WHICH WAY NOW? Loskutovs will have to keep looking over his shoulder for a while yet (Photo: LETA)
RIGA 's- Aleksejs Loskutovs, the KNAB anti-corruption chief who has been at the center of political debate in Latvia in recent months finds himself left in bureaucratic limbo after the government backtracked on its decision seek his dismissal.
While Prime Minister Aigars Kalvitis was being told by Condoleeza Rice about the need to crack down on corruption during a visit to the U.S. on Oct. 31, acting PM and full-time Finance Minister Oskars Spurdzins recalled the government's earlier decision to refer the matter for a crunch parliamentary vote.
Spurdzins' move came after a Parliamentary Legal Committee heard the opinions of Chief State Auditor Inguna Sudraba and Prosecutor General Janis Maizitis, both of whom have spoken out against efforts to unseat Loskutovs.
The decision was based on "considerations of expendiency and taking into account the Legal Committee's view," according to Kalvitis' legal advisor, Janis Dzanuskans.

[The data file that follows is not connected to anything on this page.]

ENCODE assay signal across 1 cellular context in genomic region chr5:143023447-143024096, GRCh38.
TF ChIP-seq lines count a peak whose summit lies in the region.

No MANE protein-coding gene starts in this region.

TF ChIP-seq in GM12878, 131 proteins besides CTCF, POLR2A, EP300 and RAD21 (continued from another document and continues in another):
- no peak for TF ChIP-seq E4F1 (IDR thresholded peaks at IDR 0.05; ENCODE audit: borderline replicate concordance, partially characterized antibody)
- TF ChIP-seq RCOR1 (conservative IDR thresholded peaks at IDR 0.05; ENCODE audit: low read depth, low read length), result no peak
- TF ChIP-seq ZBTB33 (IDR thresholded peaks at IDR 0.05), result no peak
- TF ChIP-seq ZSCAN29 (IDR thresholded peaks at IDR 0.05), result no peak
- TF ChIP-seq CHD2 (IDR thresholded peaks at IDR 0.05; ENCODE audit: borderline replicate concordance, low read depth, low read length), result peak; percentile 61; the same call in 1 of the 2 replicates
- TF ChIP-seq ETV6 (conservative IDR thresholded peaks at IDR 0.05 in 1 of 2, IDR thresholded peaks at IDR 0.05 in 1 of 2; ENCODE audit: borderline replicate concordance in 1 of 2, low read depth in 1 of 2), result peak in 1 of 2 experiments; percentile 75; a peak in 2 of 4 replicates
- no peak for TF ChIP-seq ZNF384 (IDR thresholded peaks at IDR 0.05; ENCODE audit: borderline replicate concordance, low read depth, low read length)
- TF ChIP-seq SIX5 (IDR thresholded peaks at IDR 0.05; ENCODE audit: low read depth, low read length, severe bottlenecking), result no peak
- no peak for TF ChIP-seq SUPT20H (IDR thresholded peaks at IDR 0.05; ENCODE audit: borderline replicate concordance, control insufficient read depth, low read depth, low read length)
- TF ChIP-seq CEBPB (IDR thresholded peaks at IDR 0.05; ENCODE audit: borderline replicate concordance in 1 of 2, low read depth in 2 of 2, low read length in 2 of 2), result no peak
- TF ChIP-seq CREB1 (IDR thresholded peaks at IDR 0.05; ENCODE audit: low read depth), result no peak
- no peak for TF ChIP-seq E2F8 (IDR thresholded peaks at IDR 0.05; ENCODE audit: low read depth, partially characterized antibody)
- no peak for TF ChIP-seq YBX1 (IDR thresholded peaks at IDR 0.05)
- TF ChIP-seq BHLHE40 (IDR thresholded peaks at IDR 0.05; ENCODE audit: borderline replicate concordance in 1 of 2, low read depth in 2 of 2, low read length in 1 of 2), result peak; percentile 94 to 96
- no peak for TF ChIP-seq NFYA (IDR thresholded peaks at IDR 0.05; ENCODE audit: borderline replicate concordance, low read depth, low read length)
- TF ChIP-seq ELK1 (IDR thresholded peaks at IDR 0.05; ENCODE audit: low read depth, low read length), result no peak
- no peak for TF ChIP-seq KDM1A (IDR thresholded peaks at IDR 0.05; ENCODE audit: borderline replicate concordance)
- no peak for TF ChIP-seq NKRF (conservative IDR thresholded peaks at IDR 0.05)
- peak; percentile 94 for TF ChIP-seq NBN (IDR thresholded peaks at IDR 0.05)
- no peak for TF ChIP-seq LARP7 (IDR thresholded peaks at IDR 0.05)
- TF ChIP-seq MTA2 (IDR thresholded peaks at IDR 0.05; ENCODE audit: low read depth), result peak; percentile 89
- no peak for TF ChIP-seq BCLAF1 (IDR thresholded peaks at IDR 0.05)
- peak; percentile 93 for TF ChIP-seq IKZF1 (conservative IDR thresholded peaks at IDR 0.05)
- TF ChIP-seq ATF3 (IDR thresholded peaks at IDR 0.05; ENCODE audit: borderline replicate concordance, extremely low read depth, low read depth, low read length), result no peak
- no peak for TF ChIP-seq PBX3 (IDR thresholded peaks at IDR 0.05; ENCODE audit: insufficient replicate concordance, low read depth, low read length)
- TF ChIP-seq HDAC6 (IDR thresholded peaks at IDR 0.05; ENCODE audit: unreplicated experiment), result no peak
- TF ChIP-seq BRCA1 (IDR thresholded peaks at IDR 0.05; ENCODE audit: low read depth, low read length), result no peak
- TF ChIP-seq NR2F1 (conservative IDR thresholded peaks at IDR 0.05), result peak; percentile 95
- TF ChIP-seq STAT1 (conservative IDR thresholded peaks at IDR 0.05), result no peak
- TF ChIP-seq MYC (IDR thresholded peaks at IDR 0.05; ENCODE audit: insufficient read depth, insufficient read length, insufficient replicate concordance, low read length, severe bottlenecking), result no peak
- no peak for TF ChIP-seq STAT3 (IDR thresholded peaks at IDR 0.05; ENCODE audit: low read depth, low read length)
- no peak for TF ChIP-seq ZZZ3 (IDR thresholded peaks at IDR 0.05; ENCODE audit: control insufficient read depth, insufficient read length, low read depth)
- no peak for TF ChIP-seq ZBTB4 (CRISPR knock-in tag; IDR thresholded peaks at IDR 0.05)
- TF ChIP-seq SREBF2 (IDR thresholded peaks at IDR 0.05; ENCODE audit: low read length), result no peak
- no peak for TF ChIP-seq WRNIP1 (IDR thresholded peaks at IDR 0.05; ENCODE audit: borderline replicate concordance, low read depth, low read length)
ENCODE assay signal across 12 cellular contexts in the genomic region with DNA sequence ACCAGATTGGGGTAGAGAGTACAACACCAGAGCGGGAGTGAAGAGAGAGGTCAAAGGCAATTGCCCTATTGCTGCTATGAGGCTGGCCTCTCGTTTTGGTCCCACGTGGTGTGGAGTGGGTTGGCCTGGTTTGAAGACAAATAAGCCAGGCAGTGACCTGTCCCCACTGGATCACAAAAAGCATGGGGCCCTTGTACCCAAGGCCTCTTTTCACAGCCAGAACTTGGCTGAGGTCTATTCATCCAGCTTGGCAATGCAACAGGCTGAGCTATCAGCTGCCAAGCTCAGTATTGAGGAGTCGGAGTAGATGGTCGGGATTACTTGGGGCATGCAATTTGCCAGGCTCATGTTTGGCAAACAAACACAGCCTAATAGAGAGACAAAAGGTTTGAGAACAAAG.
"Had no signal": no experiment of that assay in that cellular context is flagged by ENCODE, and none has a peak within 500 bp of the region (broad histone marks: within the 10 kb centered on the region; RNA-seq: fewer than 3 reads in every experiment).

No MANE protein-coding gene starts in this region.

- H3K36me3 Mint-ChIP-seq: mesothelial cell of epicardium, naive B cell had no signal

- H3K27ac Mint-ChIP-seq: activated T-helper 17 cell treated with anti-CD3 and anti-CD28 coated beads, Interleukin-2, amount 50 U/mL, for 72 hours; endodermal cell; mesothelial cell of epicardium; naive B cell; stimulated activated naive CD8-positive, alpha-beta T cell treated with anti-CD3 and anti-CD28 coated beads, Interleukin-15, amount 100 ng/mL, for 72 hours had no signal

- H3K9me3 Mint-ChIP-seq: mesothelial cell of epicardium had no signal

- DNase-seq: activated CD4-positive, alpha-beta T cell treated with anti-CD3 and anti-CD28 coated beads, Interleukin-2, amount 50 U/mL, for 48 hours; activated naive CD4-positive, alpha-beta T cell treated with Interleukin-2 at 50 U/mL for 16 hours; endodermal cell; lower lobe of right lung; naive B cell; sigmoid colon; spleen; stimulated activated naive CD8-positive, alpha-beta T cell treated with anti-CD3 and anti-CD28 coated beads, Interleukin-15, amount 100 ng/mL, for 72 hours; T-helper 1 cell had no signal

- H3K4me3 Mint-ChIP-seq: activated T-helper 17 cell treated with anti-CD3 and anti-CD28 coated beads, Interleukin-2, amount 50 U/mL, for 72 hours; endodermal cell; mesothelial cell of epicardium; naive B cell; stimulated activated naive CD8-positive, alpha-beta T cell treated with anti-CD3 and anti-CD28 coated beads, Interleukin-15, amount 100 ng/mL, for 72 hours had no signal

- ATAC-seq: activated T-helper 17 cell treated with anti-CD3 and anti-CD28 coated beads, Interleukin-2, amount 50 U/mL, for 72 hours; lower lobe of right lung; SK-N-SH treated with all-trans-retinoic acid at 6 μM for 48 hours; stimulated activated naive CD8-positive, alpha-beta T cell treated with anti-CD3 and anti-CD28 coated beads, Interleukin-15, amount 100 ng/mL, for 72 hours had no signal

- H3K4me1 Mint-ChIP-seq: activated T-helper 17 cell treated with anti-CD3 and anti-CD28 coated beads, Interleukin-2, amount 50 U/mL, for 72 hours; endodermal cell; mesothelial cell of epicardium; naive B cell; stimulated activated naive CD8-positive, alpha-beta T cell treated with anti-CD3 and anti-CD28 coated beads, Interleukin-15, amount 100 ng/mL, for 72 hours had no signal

So Loskutovs remains in a curious position, suspended but not dismissed and with no clear idea of when his future is likely to be decided now that the crucial vote has been cancelled.
Possibly the government believes that keeping the case on the back burner until it has dealt with its other pressing issue 's next year's budget 's will buy it time while it looks for a viable exit strategy.
It is even possible that if and when the coalition government succeeds in pushing its budget through its second reading on Nov. 8, it will resign. If subsequent elections went against the current executive, they would no longer have to deal with "the Loskutovs affair". If the administration won another mandate, it could either take up its cudgels against Loskutovs again or adopt a "let bygones be bygones" approach and pretend the whole thing never happened.